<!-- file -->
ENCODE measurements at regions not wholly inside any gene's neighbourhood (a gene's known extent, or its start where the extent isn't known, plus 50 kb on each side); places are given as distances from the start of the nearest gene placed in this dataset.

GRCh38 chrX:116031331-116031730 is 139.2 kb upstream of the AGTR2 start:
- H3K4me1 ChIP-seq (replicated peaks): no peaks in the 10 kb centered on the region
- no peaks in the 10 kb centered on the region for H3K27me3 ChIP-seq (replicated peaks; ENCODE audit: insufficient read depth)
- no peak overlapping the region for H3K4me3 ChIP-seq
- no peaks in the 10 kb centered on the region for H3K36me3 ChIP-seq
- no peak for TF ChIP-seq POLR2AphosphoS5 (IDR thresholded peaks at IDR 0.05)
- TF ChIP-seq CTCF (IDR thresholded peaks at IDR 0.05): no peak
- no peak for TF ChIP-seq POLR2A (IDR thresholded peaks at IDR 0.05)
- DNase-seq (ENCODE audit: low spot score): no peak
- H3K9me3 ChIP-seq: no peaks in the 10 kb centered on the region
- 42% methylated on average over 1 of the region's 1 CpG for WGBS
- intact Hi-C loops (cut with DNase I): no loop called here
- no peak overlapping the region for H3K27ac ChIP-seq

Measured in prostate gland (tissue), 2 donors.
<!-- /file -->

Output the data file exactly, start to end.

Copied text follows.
ENCODE measurements at regions not wholly inside any gene's neighbourhood (a gene's known extent, or its start where the extent isn't known, plus 50 kb on each side); places are given as distances from the start of the nearest gene placed in this dataset.

GRCh38 chrX:116031331-116031730 is 139.2 kb upstream of the AGTR2 start:
- H3K4me1 ChIP-seq (replicated peaks): no peaks in the 10 kb centered on the region
- no peaks in the 10 kb centered on the region for H3K27me3 ChIP-seq (replicated peaks; ENCODE audit: insufficient read depth)
- no peak overlapping the region for H3K4me3 ChIP-seq
- no peaks in the 10 kb centered on the region for H3K36me3 ChIP-seq
- no peak for TF ChIP-seq POLR2AphosphoS5 (IDR thresholded peaks at IDR 0.05)
- TF ChIP-seq CTCF (IDR thresholded peaks at IDR 0.05): no peak
- no peak for TF ChIP-seq POLR2A (IDR thresholded peaks at IDR 0.05)
- DNase-seq (ENCODE audit: low spot score): no peak
- H3K9me3 ChIP-seq: no peaks in the 10 kb centered on the region
- 42% methylated on average over 1 of the region's 1 CpG for WGBS
- intact Hi-C loops (cut with DNase I): no loop called here
- no peak overlapping the region for H3K27ac ChIP-seq

Measured in prostate gland (tissue), 2 donors.